Identify the things that you like and have some general inclination to, and then identify the things that you’re not naturally good at. And what I mean by that is: I had jobs in finance, data, strategy, operations. And I realized I really don’t like operations — I’m not an operations person, which is OK. You just have to know what you’re going to be really good at. My co-founder is a very strong operations person, a consultant, a lawyer, a really structured-framework type of person. Which is extremely helpful.
And then you identify: “Do I have the capability and the capacity to do this and get better at it? Is it a good use of my time to get better at this, or do I just need to make sure I complement myself with someone who has these skills?” That’s really critical.
It sounds like books, school, apprenticeships, and internships are the kinds of places and methods for picking up a lot of this knowledge and self-awareness.
Yeah. It will create so many different avenues. If you’re curious, you will have conversations with people, especially when you’re young. Everybody wants to make time for someone who’s young.
You’d be amazed at just how much reaching out can do for you. Taking the initiative and also being thoughtful of when you reach out to have conversations. So, if I’m reaching out to Sam and I don’t know Sam, maybe I go on his LinkedIn and see someone who does know him. I might ask that person for an intro, try to figure out a little more about him. And if I can’t get an introduction, maybe I’m just going to see what his LinkedIn activity is like. And maybe just cold-message him, but send him an article and say, “Hey, I see that you post about these kinds of things. Here’s an interesting article. I would also really love to have 15 minutes of your time, and this is what I would like to talk about.”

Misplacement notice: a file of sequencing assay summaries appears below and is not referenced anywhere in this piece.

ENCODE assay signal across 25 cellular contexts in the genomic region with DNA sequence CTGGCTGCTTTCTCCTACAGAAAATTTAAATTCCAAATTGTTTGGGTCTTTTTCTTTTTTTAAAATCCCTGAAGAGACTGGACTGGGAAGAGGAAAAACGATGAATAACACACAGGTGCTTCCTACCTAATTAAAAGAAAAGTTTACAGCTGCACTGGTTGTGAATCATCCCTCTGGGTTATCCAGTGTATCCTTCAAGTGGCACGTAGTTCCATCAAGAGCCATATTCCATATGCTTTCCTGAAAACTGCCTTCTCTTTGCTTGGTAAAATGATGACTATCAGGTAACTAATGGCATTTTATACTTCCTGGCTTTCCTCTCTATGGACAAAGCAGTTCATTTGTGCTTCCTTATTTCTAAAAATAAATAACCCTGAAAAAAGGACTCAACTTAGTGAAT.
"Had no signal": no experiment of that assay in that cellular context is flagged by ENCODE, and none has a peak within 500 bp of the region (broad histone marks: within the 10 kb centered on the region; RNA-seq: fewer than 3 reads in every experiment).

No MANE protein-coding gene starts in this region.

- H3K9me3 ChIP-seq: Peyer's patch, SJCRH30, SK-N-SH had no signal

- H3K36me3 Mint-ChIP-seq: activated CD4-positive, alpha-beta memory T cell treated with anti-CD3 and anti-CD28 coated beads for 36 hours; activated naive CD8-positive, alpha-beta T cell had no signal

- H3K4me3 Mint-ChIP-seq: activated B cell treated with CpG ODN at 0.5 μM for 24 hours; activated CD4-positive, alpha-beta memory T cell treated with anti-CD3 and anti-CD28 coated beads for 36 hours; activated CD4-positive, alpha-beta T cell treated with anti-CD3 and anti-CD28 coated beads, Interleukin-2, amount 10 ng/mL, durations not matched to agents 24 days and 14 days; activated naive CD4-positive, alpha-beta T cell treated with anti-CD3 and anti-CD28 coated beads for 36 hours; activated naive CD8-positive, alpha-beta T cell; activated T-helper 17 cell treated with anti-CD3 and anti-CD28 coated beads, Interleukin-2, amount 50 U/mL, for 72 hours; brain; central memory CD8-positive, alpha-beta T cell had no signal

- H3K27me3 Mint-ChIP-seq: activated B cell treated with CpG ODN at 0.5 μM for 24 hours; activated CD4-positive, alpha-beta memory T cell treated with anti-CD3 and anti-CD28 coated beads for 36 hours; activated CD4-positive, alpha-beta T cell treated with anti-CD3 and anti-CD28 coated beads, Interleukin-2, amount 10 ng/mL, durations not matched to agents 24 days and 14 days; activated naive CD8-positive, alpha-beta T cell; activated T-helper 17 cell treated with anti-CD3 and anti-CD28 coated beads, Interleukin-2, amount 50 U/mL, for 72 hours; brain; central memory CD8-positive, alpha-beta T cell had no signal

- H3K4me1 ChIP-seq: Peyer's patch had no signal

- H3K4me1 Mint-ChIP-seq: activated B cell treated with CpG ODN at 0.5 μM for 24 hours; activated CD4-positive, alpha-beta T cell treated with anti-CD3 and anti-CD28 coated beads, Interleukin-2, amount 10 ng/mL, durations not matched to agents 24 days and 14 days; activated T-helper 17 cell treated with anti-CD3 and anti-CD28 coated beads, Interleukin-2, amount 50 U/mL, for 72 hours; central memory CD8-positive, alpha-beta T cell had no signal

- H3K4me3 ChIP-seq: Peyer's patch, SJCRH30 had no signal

So have a general interest in the person. You don’t want to come across parasitic. You want to come across: “Hey, even though I am younger than you, I took some initiative to say I think you’d appreciate this.” And if I’m asking you for your time, I want to be clear on why I’m asking it. So: “Here are some things that I’m curious about that I think you’d have some really good perspective on.”
And that just goes a long way, and that leads to having mentors. I’ve had really great mentors who have helped me understand how to reach out to people, how to appreciate people’s time — and it makes a big difference. And that is how you develop these relationships, and those relationships will compound over time, and the amount of knowledge that you’ll get from that is going to be tremendous.
And that’s how you hack that community aspect of: “I don’t need to know everything Sam knows. I just need to know Sam.” Because then I can talk to Sam about what Sam knows. And he can share that feedback with me, which would be a lot better than trying to replicate his entire life experience.